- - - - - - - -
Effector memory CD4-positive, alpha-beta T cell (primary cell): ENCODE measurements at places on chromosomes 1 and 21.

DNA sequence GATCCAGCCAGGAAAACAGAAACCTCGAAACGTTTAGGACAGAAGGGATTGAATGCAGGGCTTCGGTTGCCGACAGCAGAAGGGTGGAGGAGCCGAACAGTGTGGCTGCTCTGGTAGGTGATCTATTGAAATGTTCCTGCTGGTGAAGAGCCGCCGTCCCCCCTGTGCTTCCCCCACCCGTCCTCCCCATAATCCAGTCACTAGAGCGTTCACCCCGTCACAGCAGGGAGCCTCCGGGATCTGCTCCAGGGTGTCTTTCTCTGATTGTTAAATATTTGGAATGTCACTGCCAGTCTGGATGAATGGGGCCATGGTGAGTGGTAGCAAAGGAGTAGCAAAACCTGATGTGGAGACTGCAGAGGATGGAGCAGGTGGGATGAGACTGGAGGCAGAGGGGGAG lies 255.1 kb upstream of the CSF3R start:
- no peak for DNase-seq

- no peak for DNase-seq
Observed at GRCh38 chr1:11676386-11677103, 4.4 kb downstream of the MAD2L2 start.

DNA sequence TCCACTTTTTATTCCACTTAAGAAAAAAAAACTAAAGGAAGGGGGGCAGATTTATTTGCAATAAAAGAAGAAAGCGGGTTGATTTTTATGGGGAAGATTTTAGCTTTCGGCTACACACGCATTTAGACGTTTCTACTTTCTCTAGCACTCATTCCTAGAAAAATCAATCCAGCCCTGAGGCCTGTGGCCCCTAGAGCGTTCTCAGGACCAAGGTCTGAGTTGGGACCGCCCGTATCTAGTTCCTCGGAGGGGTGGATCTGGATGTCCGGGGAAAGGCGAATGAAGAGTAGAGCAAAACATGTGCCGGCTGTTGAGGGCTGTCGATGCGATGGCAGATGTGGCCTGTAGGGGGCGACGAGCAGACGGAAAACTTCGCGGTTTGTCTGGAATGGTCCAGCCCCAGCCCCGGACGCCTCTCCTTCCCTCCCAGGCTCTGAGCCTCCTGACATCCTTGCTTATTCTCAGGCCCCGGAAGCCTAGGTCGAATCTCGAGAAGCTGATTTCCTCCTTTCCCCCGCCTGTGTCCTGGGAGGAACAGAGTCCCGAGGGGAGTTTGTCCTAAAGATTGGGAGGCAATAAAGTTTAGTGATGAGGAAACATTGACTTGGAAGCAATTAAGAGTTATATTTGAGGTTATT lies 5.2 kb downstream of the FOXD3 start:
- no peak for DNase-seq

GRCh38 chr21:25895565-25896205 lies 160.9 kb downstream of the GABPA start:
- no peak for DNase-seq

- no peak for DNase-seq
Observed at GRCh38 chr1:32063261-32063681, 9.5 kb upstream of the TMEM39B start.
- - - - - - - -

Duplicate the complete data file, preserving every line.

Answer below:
Effector memory CD4-positive, alpha-beta T cell (primary cell): ENCODE measurements at places on chromosomes 1 and 21.

DNA sequence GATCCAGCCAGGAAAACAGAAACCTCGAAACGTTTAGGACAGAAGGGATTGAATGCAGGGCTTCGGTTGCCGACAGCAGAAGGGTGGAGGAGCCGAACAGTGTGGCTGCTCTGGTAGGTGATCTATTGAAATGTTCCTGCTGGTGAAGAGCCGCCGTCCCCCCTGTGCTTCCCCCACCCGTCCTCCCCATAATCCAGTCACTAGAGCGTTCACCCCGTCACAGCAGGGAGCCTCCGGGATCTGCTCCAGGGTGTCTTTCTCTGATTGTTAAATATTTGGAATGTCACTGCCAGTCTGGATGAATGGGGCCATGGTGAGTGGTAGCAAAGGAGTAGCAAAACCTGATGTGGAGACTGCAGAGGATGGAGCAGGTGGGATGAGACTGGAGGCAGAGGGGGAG lies 255.1 kb upstream of the CSF3R start:
- no peak for DNase-seq

- no peak for DNase-seq
Observed at GRCh38 chr1:11676386-11677103, 4.4 kb downstream of the MAD2L2 start.

DNA sequence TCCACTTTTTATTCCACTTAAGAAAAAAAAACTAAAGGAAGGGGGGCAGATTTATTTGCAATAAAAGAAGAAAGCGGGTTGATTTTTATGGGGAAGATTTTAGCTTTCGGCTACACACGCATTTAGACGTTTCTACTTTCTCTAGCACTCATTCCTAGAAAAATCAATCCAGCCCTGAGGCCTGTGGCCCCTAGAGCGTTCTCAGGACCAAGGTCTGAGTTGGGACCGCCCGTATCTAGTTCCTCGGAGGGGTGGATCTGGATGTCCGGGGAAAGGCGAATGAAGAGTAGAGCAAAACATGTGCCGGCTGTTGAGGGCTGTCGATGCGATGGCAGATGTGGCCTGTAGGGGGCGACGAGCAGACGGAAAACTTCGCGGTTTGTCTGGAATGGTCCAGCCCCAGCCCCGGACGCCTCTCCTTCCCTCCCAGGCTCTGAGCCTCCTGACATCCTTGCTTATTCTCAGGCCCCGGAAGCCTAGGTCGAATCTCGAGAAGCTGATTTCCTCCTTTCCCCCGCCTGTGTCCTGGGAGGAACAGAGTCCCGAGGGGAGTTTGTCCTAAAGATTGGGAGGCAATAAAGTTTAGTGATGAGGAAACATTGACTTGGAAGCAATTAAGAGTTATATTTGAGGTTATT lies 5.2 kb downstream of the FOXD3 start:
- no peak for DNase-seq

GRCh38 chr21:25895565-25896205 lies 160.9 kb downstream of the GABPA start:
- no peak for DNase-seq

- no peak for DNase-seq
Observed at GRCh38 chr1:32063261-32063681, 9.5 kb upstream of the TMEM39B start.